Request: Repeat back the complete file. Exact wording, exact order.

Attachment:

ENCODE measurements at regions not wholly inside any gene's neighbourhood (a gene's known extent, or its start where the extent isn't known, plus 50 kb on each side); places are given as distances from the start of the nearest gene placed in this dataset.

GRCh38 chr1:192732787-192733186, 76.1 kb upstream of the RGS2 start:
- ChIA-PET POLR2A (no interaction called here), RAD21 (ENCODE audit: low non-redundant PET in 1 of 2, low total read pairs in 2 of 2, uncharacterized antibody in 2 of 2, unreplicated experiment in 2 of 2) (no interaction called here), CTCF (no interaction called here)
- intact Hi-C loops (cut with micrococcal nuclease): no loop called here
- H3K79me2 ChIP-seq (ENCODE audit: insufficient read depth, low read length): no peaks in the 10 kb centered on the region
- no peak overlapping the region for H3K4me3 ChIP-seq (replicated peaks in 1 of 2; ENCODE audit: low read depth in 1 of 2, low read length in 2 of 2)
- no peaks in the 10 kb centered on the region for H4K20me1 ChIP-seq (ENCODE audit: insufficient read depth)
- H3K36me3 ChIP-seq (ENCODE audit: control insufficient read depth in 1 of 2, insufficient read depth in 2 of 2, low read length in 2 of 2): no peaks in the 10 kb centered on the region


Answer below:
ENCODE measurements at regions not wholly inside any gene's neighbourhood (a gene's known extent, or its start where the extent isn't known, plus 50 kb on each side); places are given as distances from the start of the nearest gene placed in this dataset.

GRCh38 chr1:192732787-192733186, 76.1 kb upstream of the RGS2 start:
- ChIA-PET POLR2A (no interaction called here), RAD21 (ENCODE audit: low non-redundant PET in 1 of 2, low total read pairs in 2 of 2, uncharacterized antibody in 2 of 2, unreplicated experiment in 2 of 2) (no interaction called here), CTCF (no interaction called here)
- intact Hi-C loops (cut with micrococcal nuclease): no loop called here
- H3K79me2 ChIP-seq (ENCODE audit: insufficient read depth, low read length): no peaks in the 10 kb centered on the region
- no peak overlapping the region for H3K4me3 ChIP-seq (replicated peaks in 1 of 2; ENCODE audit: low read depth in 1 of 2, low read length in 2 of 2)
- no peaks in the 10 kb centered on the region for H4K20me1 ChIP-seq (ENCODE audit: insufficient read depth)
- H3K36me3 ChIP-seq (ENCODE audit: control insufficient read depth in 1 of 2, insufficient read depth in 2 of 2, low read length in 2 of 2): no peaks in the 10 kb centered on the region